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Widespread showers and a few severe thunderstorms impacted the Texas and Oklahoma Panhandles on April 16th, 2009 lingering into the morning hours on April 17th, 2009.  The storms formed in response to an approaching low pressure system in the upper atmosphere that combined with moist air streaming up from the Gulf of Mexico.  The most intense storms began to form around 2 PM across the Southern High Plains, and then moved north into the Texas Panhandle after 4 PM.  A few of these storms produced large hail mainly across the southern Texas Panhandle, but heavy rain also occurred across much of the area.  Severe storms with isolated tornadoes impacted locations across the southern High Plains which you can read more about by visiting WFO Lubbock's web page at: http://www.srh.noaa.gov/lub/?n=events-2009-20090416_storms.
The following loop displays Water Vapor satellite imagery starting early in the day on April 16th, and concluding on the morning of April 17th.  Notice how the red images, indicating building thunderstorm clouds, rapidly develop over the High Plains and eventually dissipate by the morning hours as the low pressure system moves closer to the region.  Also notice how the general storm motion is from south to north.  Some of these storms remained fairly stationary, while others formed along a line and moved from west to east.  The largest hail was reported near Wayside in Armstrong County where Golf Ball size hail fell.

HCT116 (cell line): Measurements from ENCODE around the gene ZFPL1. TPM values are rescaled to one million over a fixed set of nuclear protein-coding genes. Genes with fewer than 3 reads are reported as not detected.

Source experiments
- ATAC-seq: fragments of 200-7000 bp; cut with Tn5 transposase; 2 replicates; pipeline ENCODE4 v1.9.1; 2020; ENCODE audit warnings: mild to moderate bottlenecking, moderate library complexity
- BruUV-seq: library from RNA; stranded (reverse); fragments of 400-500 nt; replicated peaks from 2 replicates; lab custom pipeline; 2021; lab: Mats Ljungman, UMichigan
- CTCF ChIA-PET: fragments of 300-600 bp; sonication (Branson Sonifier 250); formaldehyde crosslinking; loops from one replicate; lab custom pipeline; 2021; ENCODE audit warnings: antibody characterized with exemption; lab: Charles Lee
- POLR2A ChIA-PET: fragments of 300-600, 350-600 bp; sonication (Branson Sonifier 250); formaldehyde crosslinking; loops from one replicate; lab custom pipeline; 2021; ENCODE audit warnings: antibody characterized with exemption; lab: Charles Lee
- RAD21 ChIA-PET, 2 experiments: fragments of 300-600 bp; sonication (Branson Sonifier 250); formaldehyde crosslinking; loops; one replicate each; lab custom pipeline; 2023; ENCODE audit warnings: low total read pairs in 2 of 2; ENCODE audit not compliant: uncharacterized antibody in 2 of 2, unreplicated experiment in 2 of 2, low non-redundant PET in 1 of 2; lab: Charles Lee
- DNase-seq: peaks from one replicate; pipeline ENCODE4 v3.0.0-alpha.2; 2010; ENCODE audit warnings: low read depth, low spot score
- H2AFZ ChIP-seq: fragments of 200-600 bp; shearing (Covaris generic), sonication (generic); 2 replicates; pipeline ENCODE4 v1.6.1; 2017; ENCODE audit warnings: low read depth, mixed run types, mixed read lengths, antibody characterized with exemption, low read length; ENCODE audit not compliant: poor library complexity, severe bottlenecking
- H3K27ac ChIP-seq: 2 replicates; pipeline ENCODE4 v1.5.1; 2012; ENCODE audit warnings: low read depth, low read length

satellite loop from April 16 2009

These showers and thunderstorms produced some beneficial rainfall for nearly every location in the Panhandles.  The highest rainfall totals fell across the Texas Panhandle.  Rainfall amounts of 3 to 5 inches occurred in Hutchinson County down south through Armstrong County.  Much heavier rain fell in Swisher county where 8 to 10 inches of rain was estimated by the radar.  The image below shows the radar estimated rainfall from the 16th. 

Rainfall image from April 16 2009 

Click Here to view a larger image of the rainfall map.

Finally, the heavy rain caused flash flooding in the Amarillo area.  Swift water rescues were required for a few individuals.  If you have any photographs from the severe weather or flooding, please send them to John.Brost@noaa.gov and I will put them on our web page.  Thank you.


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